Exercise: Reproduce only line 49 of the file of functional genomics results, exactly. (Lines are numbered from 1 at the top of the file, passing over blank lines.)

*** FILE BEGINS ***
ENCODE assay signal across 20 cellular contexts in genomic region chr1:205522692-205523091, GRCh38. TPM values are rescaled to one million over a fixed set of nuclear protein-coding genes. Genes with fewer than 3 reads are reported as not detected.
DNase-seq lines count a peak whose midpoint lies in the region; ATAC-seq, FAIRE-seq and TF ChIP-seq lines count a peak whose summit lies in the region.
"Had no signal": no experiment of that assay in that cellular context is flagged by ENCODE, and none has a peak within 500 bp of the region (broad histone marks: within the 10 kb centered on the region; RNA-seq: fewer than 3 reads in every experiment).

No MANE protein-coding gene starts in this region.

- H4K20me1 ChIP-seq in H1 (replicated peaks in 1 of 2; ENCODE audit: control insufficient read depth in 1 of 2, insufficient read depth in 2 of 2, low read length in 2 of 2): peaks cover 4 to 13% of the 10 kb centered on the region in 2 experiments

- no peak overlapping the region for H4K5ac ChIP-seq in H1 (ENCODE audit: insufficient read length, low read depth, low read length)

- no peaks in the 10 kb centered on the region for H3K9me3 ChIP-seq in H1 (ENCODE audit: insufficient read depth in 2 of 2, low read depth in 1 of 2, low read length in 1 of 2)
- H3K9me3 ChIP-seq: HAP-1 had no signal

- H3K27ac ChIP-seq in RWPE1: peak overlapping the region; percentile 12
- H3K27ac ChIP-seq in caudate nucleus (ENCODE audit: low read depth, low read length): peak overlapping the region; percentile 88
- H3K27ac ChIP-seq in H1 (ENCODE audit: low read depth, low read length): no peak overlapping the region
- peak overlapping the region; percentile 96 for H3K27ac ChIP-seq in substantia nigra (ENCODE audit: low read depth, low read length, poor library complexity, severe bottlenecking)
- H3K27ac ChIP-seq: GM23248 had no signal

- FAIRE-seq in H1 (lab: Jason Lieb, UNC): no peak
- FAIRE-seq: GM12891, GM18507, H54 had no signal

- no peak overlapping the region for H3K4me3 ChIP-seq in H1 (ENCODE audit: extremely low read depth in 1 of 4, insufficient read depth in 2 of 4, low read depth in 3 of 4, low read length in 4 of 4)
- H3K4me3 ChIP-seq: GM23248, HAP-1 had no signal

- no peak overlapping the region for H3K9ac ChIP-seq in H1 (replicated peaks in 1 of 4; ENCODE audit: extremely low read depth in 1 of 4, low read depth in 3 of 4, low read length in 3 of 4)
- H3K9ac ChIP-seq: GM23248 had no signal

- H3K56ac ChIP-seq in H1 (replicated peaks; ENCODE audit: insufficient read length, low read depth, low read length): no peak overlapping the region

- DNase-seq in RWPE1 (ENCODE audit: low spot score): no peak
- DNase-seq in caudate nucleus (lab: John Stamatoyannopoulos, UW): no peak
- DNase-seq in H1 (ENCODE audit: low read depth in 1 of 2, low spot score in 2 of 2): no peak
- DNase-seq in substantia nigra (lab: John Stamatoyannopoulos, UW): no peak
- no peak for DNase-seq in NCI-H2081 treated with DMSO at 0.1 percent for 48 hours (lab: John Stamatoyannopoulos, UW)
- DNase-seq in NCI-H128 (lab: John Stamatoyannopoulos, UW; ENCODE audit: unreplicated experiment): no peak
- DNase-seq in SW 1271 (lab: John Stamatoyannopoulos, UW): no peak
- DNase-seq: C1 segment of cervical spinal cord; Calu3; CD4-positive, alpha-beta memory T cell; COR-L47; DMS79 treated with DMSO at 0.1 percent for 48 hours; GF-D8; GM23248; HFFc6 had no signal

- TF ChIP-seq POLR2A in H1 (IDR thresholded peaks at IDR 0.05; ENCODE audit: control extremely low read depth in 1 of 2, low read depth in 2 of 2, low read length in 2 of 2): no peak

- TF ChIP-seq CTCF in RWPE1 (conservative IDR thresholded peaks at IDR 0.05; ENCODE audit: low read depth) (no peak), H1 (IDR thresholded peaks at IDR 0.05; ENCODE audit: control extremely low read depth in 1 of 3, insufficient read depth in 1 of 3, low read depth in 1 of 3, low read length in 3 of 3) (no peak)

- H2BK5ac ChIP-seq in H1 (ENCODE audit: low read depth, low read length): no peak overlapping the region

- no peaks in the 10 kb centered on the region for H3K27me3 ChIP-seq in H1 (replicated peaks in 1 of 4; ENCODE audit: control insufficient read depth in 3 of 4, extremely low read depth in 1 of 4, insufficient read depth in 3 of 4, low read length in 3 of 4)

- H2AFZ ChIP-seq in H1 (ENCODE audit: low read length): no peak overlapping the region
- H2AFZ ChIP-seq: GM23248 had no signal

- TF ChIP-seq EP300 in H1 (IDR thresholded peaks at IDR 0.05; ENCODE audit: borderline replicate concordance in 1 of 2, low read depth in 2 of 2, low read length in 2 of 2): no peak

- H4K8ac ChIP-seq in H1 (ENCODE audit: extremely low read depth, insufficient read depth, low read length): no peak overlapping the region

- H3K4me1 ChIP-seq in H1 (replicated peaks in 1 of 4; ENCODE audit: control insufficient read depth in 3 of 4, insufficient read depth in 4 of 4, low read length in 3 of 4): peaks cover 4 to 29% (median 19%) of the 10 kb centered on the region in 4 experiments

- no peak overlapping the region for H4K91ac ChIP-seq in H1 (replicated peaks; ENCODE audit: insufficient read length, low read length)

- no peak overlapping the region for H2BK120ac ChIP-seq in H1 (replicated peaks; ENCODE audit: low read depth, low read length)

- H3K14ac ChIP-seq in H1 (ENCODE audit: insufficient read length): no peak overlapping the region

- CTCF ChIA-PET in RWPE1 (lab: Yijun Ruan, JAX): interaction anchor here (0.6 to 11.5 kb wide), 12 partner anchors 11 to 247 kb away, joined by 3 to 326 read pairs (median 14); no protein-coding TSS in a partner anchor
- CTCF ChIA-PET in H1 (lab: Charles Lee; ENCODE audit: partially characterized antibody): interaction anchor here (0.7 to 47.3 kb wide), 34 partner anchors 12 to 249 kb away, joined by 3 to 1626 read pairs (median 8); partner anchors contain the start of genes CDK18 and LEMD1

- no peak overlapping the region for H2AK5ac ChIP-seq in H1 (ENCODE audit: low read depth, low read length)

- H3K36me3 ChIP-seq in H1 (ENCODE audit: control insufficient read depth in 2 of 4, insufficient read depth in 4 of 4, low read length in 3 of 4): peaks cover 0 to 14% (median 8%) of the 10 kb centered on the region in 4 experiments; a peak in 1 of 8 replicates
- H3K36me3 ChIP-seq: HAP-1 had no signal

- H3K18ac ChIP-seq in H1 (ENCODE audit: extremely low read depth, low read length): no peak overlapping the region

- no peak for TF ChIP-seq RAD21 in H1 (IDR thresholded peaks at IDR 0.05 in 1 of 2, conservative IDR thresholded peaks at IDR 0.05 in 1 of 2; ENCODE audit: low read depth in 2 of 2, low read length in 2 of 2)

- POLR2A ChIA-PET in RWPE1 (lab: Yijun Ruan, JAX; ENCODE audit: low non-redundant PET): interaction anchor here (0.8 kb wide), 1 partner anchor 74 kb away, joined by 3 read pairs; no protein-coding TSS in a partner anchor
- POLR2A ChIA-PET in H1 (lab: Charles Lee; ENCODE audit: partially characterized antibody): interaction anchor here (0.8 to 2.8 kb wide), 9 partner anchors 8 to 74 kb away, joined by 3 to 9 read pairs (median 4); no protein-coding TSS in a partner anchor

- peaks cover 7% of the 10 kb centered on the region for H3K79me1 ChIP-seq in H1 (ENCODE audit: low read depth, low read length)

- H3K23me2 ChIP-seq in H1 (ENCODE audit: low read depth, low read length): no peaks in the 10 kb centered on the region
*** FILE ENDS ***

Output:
- POLR2A ChIA-PET in H1 (lab: Charles Lee; ENCODE audit: partially characterized antibody): interaction anchor here (0.8 to 2.8 kb wide), 9 partner anchors 8 to 74 kb away, joined by 3 to 9 read pairs (median 4); no protein-coding TSS in a partner anchor